Closeup map of St. Lawrence Island
|Area||1,791.56 sq mi (4,640.1 km2)|
|Length||90 mi (140 km)|
|Width||22 mi (35 km)|
|Highest point||Atuk Mountain, 2,070 feet (630 m)|
|Largest settlement||Gambell/ Savoonga (pop. 701/705) (2016 estimate) (pop. 681/671) (2010 census)|
|Pop. density||0.28/km2 (0.73/sq mi)|
St. Lawrence Island (Central Siberian Yupik: Sivuqaq, Russian: ? ) is located west of mainland Alaska in the Bering Sea, just south of the Bering Strait. The village of Gambell, located on the northwest cape of the island, is 36 miles (58 kilometers) from the Chukchi Peninsula in the Russian Far East. The island is part of Alaska, but closer to Russia than to the Alaskan mainland. St. Lawrence Island is thought to be one of the last exposed portions of the land bridge that once joined Asia with North America during the Pleistocene period. It is the sixth largest island in the United States and the 113th largest island in the world. It is considered part of the Bering Sea Volcanic Province.
The United States Census Bureau defines St. Lawrence Island as Block Group 6, Census Tract 1 of Nome Census Area, Alaska. As of the 2000 census there were 1,292 people living on a land area of 1,791.56 sq mi (4,640.1 km2). The island is about 90 miles (140 km) long and 8-22 miles (13-36 km) wide. The island has no trees, and the only woody plants are Arctic willow, standing no more than a foot (30 cm) high.
The island's abundance of seabirds and marine mammals is due largely to the influence of the Anadyr Current, an ocean current which brings cold, nutrient-rich water from the deep waters of the Bering Sea shelf edge.
The climate of Gambell is:
|Daily max||12 °F (-11 °C)||20 °F (-7 °C)||50 °F (10 °C)||34 °F (1 °C)|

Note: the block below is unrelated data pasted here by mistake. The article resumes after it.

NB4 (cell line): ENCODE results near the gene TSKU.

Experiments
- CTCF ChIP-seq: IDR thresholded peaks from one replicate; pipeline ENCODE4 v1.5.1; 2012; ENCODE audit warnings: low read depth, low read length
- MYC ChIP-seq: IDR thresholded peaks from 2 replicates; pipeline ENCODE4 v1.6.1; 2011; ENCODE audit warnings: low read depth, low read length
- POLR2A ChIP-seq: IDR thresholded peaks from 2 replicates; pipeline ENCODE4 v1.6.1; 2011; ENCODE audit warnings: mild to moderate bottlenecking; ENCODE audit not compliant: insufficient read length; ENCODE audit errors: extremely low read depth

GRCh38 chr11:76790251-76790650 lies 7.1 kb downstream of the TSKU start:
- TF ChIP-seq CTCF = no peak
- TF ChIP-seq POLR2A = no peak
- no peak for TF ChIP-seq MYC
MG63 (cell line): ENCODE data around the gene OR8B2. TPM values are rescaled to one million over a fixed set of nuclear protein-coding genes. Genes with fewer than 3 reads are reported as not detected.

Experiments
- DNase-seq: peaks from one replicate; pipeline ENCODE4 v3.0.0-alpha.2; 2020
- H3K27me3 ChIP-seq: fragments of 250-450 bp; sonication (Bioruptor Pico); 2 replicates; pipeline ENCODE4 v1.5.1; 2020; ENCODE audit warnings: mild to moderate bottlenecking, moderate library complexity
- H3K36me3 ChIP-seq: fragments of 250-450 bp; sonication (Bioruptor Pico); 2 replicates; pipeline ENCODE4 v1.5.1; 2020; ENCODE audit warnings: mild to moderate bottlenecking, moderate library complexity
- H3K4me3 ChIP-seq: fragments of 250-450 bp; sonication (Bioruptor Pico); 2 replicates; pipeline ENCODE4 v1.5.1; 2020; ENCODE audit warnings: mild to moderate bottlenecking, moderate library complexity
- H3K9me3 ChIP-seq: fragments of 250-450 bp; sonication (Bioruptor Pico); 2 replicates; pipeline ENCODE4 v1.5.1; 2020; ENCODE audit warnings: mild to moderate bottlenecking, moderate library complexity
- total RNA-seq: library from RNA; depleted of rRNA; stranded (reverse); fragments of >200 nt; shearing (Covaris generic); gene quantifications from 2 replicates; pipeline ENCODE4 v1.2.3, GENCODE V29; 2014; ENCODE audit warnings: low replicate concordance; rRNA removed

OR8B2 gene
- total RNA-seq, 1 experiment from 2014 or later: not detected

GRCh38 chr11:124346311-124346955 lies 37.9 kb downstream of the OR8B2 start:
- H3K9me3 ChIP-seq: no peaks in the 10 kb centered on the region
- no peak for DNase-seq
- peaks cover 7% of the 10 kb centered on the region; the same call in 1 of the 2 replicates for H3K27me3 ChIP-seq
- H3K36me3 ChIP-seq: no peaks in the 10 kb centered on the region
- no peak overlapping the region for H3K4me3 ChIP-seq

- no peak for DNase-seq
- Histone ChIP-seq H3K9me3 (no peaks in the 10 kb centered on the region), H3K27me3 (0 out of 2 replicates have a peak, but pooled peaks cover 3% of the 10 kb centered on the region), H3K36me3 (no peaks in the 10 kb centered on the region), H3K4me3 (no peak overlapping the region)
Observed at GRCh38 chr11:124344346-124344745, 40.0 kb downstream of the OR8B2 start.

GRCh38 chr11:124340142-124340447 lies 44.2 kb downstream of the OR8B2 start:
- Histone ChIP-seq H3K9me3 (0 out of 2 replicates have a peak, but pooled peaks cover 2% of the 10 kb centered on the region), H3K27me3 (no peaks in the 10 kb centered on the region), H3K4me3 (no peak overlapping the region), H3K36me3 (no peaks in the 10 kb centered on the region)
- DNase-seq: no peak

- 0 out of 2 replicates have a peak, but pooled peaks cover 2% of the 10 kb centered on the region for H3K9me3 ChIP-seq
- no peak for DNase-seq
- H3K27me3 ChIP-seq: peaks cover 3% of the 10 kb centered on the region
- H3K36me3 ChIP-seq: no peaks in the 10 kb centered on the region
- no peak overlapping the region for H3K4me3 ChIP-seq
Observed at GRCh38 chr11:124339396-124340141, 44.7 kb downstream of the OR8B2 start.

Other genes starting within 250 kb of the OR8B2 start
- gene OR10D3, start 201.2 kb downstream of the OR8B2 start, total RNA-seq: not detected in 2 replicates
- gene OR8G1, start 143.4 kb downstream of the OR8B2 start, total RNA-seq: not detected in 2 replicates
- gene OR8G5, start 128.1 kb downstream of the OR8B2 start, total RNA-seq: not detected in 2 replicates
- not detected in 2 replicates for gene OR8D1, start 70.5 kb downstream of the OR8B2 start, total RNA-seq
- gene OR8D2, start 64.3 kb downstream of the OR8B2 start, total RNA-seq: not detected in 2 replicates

|Daily min||3 °F (-16 °C)||10 °F (-12 °C)||41 °F (5 °C)||29 °F (-2 °C)|
The island contains two villages: Savoonga and Gambell. The two villages were given title to most of the land on St. Lawrence Island by the Alaska Native Claims Settlement Act in 1971. As a result of having title to the land, the Yupik are legally able to sell the fossilized ivory and other artifacts found on St. Lawrence Island.
The island is now inhabited mostly by Siberian Yupik engaged in hunting, fishing, and reindeer herding. The St. Lawrence Island Yupik people are also known for their skill in carving, mostly with materials from marine mammals (walrus ivory and whale bone). The Arctic yo-yo may have evolved on the island.
St. Lawrence Island was first occupied around 2,000 to 2,500 years ago by coastal people characterized by artifacts decorated in the Okvik (oogfik) style. Archaeological sites on the Punuk Islands, off the eastern end of St. Lawrence Island, at Kukulik, near Savoonga and on the hill slopes above Gambell have evidence of the Okivik occupation. The Okvik decorative style is zoomorphic and elaborate, executed in a sometimes crude engraving technique, with greater variation than the Old Bering Sea and Punuk styles.
The Okivik occupation is influenced by and may have been coincident with the Old Bering Sea occupation of 2000 years ago to around 700 years ago, characterized by the simpler and more homogeneous Punuk style. Stone artifacts changed from chipped stone to ground slate; carved ivory harpoon heads are smaller and simpler in design.
Prehistoric and early historic occupations of St. Lawrence Island were never permanent, with periods of abandonment and reoccupation depending on resource availability and changes in weather patterns. Famine was common, as evidenced by Harris lines and enamel hypoplasia in human skeletons. Travel to and from the mainland was common during calm weather, so the island was used as a hunting base, and occupation sites were re-used periodically rather than permanently occupied.
Major archaeology sites at Gambell and Savoonga (Kukulik) were excavated by Otto Geist and Ivar Skarland of the University of Alaska Fairbanks. Collections from these excavations are curated at the University of Alaska Museum on the UAF campus.
The island was called Sivuqaq by the Yupik who lived there. It was visited by Russian/Danish explorer Vitus Bering on St. Lawrence's Day, August 10, 1728, and named after the day of his visit. The island was the first place in Alaska known to have been visited by European explorers.